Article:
The Robie House and the Fountain of Time sculpture, both among the most distinctive landmarks on the U of C campus, are two of 25 historical Chicago monuments selected at the beginning of September as contenders to receive up to $1 million in preservation funding.
The preservation project, a joint effort of the American Express Partners in Preservation and the National Historic Trust Fund, was established to restore sites that play a significant role in their communities and in Chicago’s cultural history. A web-based voting process will allow Chicagoans to submit photographs, memories, and thoughts about each landmark. The site that receives the highest number of popular votes will receive the funding.
“It would be great if these monuments obtained funding,” said Hank Webber, vice president of community and government affairs for the University, in a phone interview. “It would allow them to continue to push along wonderful rehab projects in the community.”
Voting for the monuments will continue through October 10, at the project website [www.partnersinpreservation.com]. American Express, the National Trust for Historic Preservation, and an advisory committee of local Chicago dignitaries will review the public’s votes and each site’s monetary needs to determine how the $1 million in preservation grants will be awarded. The sites awarded funding will be announced to the public in November.
Frank Lloyd Wright’s Robie House at 5757 South Woodlawn Avenue, a quintessential representative of the Prairie architectural style and a cornerstone of American architecture, would use funding to assist restoration of its original appearance. The Robie House recently underwent a $4 million exterior restoration process completed in 2004, and restoration to the interior has now begun. Funding allocated to the house would be used for “hardscaping” (lighting, drainage, and reproduction of iron gates), as well as for the complete interior restoration of the guest bedroom.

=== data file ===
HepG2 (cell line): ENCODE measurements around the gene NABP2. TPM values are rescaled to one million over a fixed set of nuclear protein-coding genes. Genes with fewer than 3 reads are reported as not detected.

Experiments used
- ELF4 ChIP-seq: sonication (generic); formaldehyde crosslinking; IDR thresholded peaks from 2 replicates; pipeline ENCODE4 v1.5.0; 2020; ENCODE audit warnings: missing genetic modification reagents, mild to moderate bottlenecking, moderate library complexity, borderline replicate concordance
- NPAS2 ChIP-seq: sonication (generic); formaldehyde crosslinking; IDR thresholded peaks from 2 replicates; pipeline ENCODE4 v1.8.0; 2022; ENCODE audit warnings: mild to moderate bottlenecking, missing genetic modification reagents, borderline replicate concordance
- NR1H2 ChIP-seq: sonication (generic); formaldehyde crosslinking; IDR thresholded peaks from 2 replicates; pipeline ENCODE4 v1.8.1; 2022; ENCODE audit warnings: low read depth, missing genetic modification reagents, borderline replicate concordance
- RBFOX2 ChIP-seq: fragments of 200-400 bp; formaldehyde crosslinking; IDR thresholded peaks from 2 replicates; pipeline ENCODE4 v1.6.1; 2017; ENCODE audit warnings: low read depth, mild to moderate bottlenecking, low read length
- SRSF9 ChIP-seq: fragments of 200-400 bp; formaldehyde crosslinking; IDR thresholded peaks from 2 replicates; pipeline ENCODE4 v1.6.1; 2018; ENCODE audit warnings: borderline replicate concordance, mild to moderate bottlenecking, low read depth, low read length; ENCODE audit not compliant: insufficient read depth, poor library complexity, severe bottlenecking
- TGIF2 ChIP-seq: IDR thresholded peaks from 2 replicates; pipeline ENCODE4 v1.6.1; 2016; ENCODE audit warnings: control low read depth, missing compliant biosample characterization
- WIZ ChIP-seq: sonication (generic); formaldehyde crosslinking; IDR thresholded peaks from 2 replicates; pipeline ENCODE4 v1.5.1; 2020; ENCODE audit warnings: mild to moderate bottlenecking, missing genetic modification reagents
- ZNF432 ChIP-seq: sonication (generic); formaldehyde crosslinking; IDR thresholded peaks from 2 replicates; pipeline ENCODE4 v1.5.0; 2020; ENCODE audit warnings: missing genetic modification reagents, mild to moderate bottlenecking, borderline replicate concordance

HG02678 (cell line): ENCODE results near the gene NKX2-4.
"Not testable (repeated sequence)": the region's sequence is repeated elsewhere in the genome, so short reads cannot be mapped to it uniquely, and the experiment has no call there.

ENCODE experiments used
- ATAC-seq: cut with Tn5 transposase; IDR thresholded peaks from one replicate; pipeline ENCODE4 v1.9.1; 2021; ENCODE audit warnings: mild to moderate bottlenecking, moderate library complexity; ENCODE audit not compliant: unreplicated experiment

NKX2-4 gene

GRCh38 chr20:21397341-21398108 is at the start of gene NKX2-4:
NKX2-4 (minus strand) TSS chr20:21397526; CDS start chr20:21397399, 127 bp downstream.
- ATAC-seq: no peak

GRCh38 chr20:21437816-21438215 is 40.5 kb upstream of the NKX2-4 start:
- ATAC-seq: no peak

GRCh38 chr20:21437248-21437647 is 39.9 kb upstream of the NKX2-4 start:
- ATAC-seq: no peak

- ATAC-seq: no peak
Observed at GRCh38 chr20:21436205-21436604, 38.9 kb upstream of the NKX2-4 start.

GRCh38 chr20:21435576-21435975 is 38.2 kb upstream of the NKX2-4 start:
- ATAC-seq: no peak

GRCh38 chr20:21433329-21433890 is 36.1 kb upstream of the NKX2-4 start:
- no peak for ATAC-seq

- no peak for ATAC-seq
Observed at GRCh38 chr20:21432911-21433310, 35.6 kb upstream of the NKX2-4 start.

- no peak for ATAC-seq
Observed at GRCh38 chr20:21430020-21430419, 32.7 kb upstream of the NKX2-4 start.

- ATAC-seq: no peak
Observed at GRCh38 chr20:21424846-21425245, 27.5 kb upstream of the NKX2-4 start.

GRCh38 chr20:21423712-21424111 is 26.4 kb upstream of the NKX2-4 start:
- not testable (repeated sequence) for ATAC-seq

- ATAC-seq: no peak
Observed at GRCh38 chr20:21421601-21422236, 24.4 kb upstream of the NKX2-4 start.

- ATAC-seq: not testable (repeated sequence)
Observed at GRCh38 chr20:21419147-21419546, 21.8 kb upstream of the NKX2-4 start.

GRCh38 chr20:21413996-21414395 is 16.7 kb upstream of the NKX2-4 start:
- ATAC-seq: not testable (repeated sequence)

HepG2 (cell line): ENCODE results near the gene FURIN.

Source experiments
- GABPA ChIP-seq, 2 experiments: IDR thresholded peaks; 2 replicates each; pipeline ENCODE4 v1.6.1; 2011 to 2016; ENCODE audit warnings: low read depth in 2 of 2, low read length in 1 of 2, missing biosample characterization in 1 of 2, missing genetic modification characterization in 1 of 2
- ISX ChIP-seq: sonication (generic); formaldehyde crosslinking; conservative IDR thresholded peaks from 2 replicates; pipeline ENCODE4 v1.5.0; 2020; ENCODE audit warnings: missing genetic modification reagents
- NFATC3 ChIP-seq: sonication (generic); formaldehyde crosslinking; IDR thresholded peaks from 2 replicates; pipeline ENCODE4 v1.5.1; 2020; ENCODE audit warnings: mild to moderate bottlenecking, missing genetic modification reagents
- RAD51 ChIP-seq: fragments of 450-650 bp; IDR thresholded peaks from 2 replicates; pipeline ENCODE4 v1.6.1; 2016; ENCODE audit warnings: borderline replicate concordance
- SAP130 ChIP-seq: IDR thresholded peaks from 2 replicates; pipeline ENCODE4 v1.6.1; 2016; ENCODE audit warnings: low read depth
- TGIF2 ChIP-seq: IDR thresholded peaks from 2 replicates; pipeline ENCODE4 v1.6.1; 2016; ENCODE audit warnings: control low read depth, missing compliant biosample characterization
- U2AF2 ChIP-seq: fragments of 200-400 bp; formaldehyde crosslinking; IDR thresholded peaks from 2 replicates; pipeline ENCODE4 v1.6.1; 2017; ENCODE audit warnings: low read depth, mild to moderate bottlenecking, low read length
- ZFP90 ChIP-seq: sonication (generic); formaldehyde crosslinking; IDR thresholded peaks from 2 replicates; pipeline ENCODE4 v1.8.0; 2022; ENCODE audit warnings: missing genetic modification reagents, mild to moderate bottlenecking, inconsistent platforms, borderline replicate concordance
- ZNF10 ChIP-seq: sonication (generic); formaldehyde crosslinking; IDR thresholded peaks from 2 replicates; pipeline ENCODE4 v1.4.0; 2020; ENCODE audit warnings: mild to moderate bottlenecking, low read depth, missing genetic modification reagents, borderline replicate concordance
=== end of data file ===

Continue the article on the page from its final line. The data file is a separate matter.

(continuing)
The site currently holds fifth place in the competition.
The Fountain of Time, located on the west end of Midway Plaisance, is a striking 127-foot long concrete sculpture created by Chicago artist Lorado Taft. The sculpture depicts Father Time watching from a reflecting basin over a procession of 100 human figures.
In 2002, the Chicago Park District and the Art Institute of Chicago’s B. F. Ferguson Fund completed a $1-million project to conserve the fountain’s sculptural figures, but the basin remains severely deteriorated. Funding allocated to the monument would go to restoration of the basin and lighting installation.
The University of Chicago owns the Robie House and leases it to the National Trust for Historic Preservation, which subleases the house at no cost to the Frank Lloyd Wright Home and Studio for operation and fundraising. The University has donated $100,000 to the restoration of the Fountain of Time sculpture.
Student Government promoted student participation in the Partners in Preservation voting process during O-Week, handing out flyers with information about the Fountain of Time and how to vote for the landmark.
Currently in first place on the website is the Pui Tak Center, a church-based community center in Chinatown that offers social services to Chinese immigrants. Other top-rated landmarks include the Bohemian National Cemetery, the Holy Trinity Russian Orthodox Cathedral, and an exact replica of the Gokstad Viking ship that sailed from Norway to Chicago in 1893.